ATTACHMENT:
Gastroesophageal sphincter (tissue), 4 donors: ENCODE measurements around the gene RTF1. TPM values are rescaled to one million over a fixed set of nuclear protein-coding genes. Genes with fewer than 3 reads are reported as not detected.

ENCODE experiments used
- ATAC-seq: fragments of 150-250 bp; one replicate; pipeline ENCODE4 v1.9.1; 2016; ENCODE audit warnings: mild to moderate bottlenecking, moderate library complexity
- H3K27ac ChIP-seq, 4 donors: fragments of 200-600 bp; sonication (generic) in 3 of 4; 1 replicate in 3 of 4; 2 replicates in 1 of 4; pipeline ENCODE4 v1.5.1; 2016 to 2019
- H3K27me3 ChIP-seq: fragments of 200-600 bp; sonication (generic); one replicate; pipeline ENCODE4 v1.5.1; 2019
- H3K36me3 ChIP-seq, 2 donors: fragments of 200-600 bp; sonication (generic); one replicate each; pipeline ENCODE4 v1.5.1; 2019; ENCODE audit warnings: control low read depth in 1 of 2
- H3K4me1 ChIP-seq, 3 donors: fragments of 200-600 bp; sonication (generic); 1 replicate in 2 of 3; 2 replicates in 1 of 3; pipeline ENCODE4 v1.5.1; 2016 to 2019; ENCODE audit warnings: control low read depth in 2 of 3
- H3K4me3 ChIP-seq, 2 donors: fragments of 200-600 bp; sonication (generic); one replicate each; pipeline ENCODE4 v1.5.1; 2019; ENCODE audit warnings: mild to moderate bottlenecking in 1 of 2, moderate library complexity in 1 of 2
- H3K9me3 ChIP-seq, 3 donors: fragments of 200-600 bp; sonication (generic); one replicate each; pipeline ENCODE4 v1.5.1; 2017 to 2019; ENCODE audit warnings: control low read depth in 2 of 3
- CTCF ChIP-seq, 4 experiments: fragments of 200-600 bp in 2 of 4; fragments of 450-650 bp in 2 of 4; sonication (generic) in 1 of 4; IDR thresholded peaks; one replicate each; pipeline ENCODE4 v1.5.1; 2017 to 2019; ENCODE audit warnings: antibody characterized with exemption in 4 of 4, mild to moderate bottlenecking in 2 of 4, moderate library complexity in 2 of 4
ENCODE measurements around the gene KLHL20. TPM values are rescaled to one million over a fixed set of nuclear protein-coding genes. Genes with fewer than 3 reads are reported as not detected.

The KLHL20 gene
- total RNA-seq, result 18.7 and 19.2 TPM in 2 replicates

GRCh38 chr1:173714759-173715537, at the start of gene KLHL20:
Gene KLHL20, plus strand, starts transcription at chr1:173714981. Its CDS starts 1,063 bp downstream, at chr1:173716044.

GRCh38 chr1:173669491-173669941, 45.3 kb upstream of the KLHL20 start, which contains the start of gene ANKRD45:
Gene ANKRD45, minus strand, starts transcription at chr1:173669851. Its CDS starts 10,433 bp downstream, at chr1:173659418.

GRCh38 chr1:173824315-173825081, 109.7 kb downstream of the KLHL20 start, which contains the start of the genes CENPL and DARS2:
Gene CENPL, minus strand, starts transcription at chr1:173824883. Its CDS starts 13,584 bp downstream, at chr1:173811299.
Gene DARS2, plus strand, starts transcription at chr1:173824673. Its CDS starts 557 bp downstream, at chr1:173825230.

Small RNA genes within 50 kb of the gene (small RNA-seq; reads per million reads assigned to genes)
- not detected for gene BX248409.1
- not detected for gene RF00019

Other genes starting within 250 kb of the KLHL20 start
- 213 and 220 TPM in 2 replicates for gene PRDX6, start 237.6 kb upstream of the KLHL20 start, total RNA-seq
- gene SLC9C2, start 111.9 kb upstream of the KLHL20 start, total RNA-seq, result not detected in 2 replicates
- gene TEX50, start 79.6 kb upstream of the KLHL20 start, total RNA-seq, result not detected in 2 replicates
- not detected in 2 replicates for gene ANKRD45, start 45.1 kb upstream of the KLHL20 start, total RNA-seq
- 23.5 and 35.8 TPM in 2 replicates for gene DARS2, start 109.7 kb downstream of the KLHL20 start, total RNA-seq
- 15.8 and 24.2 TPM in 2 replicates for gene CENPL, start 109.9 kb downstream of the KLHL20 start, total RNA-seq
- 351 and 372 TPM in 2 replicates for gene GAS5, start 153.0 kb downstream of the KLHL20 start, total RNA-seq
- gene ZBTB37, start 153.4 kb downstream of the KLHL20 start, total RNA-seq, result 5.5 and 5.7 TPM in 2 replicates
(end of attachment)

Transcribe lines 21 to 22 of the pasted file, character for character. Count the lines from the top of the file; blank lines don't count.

Small RNA genes within 50 kb of the gene (small RNA-seq; reads per million reads assigned to genes)
- not detected for gene BX248409.1